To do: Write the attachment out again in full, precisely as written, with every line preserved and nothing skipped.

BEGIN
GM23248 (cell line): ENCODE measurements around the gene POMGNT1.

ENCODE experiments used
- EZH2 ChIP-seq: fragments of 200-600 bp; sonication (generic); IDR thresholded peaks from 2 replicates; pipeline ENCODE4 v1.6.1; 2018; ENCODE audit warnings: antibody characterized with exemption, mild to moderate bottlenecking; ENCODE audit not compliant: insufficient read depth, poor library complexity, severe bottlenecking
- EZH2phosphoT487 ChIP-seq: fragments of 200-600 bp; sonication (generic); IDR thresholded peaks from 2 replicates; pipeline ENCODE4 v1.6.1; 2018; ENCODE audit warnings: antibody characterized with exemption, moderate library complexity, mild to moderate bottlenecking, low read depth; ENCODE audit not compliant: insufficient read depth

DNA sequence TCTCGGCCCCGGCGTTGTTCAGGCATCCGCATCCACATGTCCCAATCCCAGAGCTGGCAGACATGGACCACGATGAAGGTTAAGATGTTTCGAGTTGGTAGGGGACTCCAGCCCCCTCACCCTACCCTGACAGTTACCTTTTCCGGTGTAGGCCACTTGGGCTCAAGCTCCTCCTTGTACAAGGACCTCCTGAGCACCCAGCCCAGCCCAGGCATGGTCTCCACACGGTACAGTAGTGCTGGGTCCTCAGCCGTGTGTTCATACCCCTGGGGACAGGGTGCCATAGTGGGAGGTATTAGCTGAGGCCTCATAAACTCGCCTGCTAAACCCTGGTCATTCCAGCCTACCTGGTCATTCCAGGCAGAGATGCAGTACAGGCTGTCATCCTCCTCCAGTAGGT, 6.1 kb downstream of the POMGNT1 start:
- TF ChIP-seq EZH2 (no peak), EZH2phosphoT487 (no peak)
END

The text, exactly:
GM23248 (cell line): ENCODE measurements around the gene POMGNT1.

ENCODE experiments used
- EZH2 ChIP-seq: fragments of 200-600 bp; sonication (generic); IDR thresholded peaks from 2 replicates; pipeline ENCODE4 v1.6.1; 2018; ENCODE audit warnings: antibody characterized with exemption, mild to moderate bottlenecking; ENCODE audit not compliant: insufficient read depth, poor library complexity, severe bottlenecking
- EZH2phosphoT487 ChIP-seq: fragments of 200-600 bp; sonication (generic); IDR thresholded peaks from 2 replicates; pipeline ENCODE4 v1.6.1; 2018; ENCODE audit warnings: antibody characterized with exemption, moderate library complexity, mild to moderate bottlenecking, low read depth; ENCODE audit not compliant: insufficient read depth

DNA sequence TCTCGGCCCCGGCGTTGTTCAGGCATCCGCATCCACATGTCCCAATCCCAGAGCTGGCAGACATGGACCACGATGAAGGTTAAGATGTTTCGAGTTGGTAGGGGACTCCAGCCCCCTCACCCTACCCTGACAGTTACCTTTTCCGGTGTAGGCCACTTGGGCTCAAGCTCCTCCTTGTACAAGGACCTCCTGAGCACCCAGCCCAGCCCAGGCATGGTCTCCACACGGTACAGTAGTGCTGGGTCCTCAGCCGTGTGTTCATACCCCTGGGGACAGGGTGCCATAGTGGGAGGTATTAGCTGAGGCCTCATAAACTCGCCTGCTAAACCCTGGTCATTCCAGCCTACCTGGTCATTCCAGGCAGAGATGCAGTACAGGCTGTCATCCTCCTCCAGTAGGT, 6.1 kb downstream of the POMGNT1 start:
- TF ChIP-seq EZH2 (no peak), EZH2phosphoT487 (no peak)